Coachella, Stagecoach Festivals Loosen Vaccination Requirements To Allow Negative COVID Tests

Festivalgoers during the 2019 Coachella Valley Music And Arts Festival on April 21, 2019 in Indio, California.
Rich Fury/Getty Images for Coachella
– Festivalgoers during the 2019 Coachella Valley Music And Arts Festival on April 21, 2019 in Indio, California.
The festival plans to be back in 2022.

Those holding tickets for Coachella Valley Music & Arts Festival and Stagecoach, California’s Country Festival, won’t be required to prove they’ve been vaccinated against COVID-19 when they gather in the Southern California desert in April and May 2022, a reversal from a policy announced in August by producer Goldenvoice.

Instead, the new policy permits festivalgoers entry to Coachella and Stagecoach grounds with a negative COVID test within 72 hours of entry or proof of vaccination, according to statements posted on both event websites Oct. 12. 
Goldenvoice updated the previous policy after considering data from festivals that have taken place over the summer, according to its post.
“After seeing first-hand the low transmission data and successful implementation of safety protocols at our festivals recently, alongside the rising vaccination rate of eligible Americans, we feel confident that we can safely update our policy for Coachella that allows for negative covid test taken within 72 hours of the event OR proof of full vaccination” the statement reads.
The desert festivals’ health and safety policies are “regularly updated in consideration for our fans, artists and event workers based on our ever-developing circumstances,” Goldenvoice adds, suggesting more changes to the policies are possible as the events near.
The updated policy walks back a mandatory vaccination policy for Goldenvoice and parent AEG staff as well as concertgoers for other shows taking place after Oct. 1. It’s not clear if the change affects shows between Oct. 1 and the Coachella kickoff the weekend of April 15-17. The second weekend of Coachella takes place April 22-24, and Stagecoach takes place April 29-May 1.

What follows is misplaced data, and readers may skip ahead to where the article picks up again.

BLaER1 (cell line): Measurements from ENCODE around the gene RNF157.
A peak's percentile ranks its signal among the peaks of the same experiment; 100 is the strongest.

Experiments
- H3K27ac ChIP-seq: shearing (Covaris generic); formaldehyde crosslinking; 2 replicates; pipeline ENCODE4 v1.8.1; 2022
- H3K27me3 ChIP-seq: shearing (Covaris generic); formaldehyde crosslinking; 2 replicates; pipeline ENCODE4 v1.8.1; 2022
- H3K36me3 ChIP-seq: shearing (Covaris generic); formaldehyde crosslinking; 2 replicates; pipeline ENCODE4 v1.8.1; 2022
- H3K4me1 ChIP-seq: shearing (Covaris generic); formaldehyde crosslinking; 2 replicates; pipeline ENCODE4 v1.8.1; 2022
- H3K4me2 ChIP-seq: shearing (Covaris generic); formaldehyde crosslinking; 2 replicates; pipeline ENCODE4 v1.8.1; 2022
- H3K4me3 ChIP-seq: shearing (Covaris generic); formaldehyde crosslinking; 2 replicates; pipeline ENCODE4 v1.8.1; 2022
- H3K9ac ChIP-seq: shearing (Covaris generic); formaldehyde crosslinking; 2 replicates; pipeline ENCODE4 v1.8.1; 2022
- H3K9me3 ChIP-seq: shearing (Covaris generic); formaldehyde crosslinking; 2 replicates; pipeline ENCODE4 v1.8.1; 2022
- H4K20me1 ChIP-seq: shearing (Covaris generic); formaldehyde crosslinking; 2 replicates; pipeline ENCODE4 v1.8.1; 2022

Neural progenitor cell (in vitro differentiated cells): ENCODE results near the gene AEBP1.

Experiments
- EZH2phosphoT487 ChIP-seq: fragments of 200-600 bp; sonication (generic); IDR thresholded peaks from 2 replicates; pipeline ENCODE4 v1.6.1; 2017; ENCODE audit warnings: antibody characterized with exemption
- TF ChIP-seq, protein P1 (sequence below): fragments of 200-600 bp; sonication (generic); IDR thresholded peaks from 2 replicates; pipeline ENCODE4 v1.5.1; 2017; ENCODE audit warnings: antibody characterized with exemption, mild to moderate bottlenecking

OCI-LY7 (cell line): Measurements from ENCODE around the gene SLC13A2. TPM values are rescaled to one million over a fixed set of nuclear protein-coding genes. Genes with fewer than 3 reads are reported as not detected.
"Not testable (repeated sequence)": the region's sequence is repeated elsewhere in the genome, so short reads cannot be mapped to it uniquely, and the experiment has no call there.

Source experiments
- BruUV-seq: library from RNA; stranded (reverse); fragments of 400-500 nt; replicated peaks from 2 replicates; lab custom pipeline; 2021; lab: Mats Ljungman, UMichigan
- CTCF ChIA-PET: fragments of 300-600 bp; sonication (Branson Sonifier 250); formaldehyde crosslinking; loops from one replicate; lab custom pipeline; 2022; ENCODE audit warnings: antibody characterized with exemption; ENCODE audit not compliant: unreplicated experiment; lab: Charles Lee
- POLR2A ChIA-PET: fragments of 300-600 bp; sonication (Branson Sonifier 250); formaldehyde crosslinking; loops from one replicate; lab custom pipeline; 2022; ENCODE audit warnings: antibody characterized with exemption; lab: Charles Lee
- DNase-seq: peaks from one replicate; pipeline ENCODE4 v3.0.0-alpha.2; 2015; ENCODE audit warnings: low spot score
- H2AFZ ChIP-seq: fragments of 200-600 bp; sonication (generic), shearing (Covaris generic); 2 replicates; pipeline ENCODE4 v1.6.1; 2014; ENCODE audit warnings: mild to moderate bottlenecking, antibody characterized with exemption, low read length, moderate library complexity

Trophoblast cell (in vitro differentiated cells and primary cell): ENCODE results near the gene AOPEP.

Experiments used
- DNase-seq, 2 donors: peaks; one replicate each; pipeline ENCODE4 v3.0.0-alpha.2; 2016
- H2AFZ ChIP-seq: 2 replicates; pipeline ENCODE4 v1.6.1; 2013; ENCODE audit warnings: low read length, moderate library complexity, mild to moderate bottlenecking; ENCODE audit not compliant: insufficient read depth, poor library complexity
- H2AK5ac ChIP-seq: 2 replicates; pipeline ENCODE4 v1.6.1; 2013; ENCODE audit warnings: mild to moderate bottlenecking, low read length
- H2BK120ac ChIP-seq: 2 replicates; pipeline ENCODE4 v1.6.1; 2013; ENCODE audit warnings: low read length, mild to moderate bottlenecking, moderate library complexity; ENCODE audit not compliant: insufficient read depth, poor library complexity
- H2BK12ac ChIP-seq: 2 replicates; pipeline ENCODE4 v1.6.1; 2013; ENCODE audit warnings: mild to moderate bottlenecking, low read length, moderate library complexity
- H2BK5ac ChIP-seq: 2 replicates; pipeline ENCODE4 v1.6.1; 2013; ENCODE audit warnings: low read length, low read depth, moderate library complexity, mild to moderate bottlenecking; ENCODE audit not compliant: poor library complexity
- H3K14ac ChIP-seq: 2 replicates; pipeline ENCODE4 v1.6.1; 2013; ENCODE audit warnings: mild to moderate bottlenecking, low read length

Both festivals have been forced to postpone twice because of the ongoing COVID pandemic. Coachella’s initial postponement, from April to October 2020, was to feature a lineup headlined by Rage Against The Machine, Travis Scott and Frank Ocean. When the April 2022 dates were announced, a lineup was not included.
Stagecoach endured largely the same challenges, but has announced a lineup that, at least at the top, remains intact from 2020 with Thomas Rhett, Carrie Underwood and Luke Combs headlining. Unlike Coachella, it runs for only one weekend.
Despite a fraught season of COVID postponements, infection surges and, in some regions in particular, a resistance to vaccinations,  the loosening of requirements is significant because where Coachella goes, much of the festival ecosystem follows. With blows like the cancellation of Bonnaroo because of Hurricane Ida, rather than the pandemic, in September, the policy update feels like a vote of confidence for next year’s festival season.
In addition, Riverside County, where Indio, Calif.’s Empire Polo Club — the festivals’ site — is located, has lifted previous restrictions on large public gatherings, unlike neighboring Los Angeles County, which has enacted a Department of Public Health Order requiring operators of “Outdoor Mega Events” to cross-check proof of vaccination or negative COVID-19 tests against valid photo IDs, effective Nov. 1. 
When Coachella and Stagecoach, became among the earliest megafests on the 2020 calendar to be postponed because of the then-emerging coronavirus pandemic, other major fests fell like dominoes.
Coachella has historically been the highest-grossing annual festival in North America by a mile. It reported a gross of nearly $114.6 million on 250,000 tickets in 2017. Stagecoach grossed nearly $25.4 million on 72,000 tickets in 2016. 
Spokespersons for neither Goldenvoice nor AEG were available to comment or clarify further, letting their online statement do their talking.